Swasthani Brata Katha: Swasthani is a Hindu goddess who is believed to be the blessing goddess to her devotees. Swasthani Brata (fasting) Katha (a story) is a month-long celebration. Swasthani Brata Katha is a series of stories described by Lord Kumar, the elder son of Lord Shiva and goddess Parbati. The story concentrated on Lord Shiva and goddess Satidevi and Parbati, the wives of Shiva. In the every single chapter of story, Kumar tells a story on the formation of universe upon the request of a Saint named Agasthi Muni.
Swasthani Brata Katha begins on full moon day in the Nepali month of Poush till next full moon day. People have their own way to read out Swasthani. Some people, mostly women, take a month long fast and only a meal a day. They read out Swasthani in the afternoon every day. Some just read out the story either in the early morning or in the evening without taking fast.
On the last day of Swasthani festival, people do special PUJA (worship) individually or in a group at their home or in the holy rivers and temples. The food, fruits, flowers and incense to be offered to Swasthani goddess has to be 108 in number. Salinadi (River) in Sankhu, Kathmandu has a significant impotence of this festival as it is mentioned in the Swasthani Brata Katha as a holy river. It was the river where the goddess Swasthani blessed her supreme devotee called 'Chandrawati' who with the blessing of Swasthani got rid of her sorrow and problems and got a new healthy and happy life. People come to Salinadi and visit nearby Swasthani temple in Sankhu at least once during a month-long celebration. This place is visited by thousands of people on the first and last day of Swasthani Brata Katha. Please see Swasthani tour itinerary below.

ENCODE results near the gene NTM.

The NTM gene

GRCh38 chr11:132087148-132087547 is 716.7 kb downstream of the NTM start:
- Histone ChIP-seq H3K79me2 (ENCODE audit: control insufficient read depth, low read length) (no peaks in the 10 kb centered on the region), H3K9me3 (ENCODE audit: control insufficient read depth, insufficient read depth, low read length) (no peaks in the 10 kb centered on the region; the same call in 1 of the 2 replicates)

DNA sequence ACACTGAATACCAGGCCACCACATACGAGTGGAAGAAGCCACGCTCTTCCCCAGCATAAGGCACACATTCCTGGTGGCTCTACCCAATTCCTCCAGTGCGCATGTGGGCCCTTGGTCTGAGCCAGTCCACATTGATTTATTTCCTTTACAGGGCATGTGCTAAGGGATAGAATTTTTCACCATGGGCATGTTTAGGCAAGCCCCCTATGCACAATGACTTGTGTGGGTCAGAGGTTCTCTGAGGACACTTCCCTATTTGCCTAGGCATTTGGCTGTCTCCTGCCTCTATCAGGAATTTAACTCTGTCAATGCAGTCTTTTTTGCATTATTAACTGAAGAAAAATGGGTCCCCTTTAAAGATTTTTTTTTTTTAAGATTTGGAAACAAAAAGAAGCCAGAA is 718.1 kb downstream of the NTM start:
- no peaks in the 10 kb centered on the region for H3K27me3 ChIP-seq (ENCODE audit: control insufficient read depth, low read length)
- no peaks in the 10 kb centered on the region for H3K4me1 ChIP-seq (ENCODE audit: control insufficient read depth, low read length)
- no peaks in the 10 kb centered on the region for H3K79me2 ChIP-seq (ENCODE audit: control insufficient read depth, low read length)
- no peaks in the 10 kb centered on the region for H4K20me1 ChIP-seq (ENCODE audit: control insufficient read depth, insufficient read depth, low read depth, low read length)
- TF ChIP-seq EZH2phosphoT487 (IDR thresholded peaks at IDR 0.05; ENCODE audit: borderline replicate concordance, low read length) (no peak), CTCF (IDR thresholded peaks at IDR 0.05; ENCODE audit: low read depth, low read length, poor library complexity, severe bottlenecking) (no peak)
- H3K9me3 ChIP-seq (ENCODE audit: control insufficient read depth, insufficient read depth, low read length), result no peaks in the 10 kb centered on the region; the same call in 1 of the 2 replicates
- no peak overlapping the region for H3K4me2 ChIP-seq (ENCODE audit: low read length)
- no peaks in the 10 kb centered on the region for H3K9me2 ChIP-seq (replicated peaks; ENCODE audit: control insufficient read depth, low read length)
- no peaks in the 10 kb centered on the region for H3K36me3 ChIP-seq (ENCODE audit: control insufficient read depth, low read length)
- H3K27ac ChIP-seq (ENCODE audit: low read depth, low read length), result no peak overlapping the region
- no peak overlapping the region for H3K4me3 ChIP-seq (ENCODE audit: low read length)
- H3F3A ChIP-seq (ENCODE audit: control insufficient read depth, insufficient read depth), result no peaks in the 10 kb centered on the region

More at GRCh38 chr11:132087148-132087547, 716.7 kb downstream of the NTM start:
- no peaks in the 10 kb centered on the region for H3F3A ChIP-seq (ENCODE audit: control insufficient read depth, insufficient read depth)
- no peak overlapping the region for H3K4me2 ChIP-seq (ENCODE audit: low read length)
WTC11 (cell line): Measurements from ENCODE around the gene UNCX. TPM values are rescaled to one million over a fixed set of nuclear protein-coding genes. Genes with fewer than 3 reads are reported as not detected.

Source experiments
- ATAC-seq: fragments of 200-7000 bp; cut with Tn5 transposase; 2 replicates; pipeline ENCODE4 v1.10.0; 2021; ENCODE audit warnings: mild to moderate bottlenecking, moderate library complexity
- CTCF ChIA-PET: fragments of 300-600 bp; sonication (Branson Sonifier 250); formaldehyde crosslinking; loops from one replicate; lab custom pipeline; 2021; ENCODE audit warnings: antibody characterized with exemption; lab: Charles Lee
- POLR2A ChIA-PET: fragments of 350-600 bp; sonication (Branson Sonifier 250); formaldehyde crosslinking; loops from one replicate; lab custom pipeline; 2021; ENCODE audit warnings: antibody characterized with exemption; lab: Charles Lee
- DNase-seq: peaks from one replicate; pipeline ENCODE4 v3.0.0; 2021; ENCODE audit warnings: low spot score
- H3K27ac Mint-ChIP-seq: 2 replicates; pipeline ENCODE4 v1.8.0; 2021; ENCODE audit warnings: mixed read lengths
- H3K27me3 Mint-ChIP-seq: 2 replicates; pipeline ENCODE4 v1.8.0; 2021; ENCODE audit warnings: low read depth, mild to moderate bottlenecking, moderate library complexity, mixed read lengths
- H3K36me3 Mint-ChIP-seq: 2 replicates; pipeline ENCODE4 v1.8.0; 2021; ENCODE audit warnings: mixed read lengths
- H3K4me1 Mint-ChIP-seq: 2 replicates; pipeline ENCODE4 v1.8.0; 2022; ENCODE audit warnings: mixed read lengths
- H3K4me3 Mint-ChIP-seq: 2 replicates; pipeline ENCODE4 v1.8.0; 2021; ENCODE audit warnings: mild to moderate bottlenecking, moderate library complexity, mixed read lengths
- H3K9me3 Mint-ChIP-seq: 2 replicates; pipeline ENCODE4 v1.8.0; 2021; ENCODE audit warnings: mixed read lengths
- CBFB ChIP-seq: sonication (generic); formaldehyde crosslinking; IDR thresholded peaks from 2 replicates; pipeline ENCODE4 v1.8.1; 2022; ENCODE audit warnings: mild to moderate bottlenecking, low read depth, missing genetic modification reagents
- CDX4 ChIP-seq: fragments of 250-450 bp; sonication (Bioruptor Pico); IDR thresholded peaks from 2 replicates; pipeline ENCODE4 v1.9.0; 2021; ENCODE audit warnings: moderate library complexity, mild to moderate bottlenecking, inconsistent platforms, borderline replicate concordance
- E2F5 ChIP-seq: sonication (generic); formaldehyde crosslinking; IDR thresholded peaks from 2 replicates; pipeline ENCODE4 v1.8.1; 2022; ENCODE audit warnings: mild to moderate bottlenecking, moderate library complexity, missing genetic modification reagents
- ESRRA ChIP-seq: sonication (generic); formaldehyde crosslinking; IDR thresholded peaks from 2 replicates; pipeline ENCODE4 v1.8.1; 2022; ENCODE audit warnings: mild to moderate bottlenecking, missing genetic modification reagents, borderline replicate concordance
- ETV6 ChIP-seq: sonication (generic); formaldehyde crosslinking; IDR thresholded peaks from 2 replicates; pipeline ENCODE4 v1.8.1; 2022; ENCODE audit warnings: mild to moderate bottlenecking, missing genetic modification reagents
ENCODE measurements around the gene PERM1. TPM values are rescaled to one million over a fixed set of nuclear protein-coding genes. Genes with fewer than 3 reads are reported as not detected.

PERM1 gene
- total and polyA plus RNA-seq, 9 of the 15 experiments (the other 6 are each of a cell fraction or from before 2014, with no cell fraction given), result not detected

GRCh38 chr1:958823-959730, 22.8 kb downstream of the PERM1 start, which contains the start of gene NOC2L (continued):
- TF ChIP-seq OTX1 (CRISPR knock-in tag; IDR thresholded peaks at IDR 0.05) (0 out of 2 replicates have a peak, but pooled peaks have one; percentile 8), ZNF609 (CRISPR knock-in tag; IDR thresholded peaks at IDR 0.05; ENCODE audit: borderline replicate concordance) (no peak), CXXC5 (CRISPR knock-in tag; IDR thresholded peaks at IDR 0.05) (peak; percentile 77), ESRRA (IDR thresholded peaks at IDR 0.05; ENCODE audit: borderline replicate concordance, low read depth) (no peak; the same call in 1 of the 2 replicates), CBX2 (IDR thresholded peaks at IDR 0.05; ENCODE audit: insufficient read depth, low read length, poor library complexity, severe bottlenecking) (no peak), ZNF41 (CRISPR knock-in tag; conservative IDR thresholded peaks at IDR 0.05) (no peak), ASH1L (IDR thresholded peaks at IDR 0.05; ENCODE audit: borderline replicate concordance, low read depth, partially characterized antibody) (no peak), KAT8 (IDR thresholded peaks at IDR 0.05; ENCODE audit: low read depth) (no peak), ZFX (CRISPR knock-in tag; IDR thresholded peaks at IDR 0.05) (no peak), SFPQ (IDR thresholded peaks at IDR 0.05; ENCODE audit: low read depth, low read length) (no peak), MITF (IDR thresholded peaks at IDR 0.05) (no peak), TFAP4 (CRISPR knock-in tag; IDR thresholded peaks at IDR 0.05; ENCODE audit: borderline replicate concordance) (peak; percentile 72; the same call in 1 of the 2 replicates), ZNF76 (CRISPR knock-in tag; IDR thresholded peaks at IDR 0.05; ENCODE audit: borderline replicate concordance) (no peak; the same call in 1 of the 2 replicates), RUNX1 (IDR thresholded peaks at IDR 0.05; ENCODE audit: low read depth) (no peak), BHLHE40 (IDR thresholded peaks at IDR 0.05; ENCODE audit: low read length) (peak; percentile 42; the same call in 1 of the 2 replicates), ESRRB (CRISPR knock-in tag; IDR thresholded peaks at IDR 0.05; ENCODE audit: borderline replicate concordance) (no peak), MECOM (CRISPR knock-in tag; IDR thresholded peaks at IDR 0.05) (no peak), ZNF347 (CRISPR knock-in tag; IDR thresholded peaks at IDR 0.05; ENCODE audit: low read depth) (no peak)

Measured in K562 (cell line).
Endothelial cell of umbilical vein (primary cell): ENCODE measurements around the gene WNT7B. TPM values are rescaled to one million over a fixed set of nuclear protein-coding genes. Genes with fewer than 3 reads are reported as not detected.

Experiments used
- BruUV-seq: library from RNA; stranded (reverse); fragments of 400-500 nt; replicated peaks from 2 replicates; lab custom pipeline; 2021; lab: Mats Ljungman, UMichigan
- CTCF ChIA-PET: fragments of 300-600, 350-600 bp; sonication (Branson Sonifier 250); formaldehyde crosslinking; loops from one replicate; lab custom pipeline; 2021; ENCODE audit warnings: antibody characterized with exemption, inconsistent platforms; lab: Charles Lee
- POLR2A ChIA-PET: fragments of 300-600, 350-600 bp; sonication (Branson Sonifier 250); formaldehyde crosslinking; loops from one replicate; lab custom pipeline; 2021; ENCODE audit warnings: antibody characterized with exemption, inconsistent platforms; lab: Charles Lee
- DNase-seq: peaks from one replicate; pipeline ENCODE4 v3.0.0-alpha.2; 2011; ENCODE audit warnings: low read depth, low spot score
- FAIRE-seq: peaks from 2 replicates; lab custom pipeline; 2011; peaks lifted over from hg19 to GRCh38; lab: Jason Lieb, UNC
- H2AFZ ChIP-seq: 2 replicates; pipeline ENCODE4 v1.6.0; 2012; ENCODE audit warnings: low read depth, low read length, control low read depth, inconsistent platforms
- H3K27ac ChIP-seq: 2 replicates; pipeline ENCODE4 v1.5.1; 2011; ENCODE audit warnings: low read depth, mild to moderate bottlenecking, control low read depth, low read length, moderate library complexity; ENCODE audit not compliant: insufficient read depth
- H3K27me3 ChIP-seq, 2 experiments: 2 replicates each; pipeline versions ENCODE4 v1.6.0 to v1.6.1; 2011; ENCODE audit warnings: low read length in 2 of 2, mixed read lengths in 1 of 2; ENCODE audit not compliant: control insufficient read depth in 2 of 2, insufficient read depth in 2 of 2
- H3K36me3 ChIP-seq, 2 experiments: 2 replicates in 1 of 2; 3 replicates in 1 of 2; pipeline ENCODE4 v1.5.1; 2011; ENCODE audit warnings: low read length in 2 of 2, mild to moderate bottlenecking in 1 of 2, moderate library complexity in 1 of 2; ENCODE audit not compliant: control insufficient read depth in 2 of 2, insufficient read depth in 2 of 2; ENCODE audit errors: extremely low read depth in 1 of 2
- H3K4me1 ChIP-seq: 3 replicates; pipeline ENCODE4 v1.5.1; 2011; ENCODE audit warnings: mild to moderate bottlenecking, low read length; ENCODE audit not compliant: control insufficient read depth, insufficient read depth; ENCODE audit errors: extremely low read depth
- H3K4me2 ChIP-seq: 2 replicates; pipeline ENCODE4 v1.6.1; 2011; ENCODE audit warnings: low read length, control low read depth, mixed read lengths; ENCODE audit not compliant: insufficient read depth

Some other major Nepali festivals:
Nava Varsha (New Year): Nava means new and Varsa means year in Nepali language. The Nepalese New Year falls on the first day of Nepali month of Baishakh (second week of April).
Red Machchhendranath Rath Jatra : This is the biggest socio-cultural festival of Patan. This festival falls in May-June. The main deity named as Red Machchhendranath is kept inside the wheeled chariot and dragged through the city of Patan.
Dumje: This festival is celebrated by the Serpa in July.
Indra Jatra: This festival belongs to the god Indra, the god of rain. This festival falls in August–September. In this festival the chariot of goddess Kumari gets to pass through the main streets of Kathmandu.
Dashain or Durga Puja: Dashai is the biggest festival of Nepali people. Dashain is a ten-day festival, celebrated entire the country in September-October. People worship the nine different incarnations of goddess Durga in Dashain.
Tihar ( Deepawali): This is the festival of brother and sister. Lights are illuminated at night in Tihar that is celebrated for five days in October-November.
National Democracy Day: This day is celebrated to respect the people’s revolution from 1950-51 for democracy. This falls on 7 Phalgun, the Nepali month, which is usually February 18.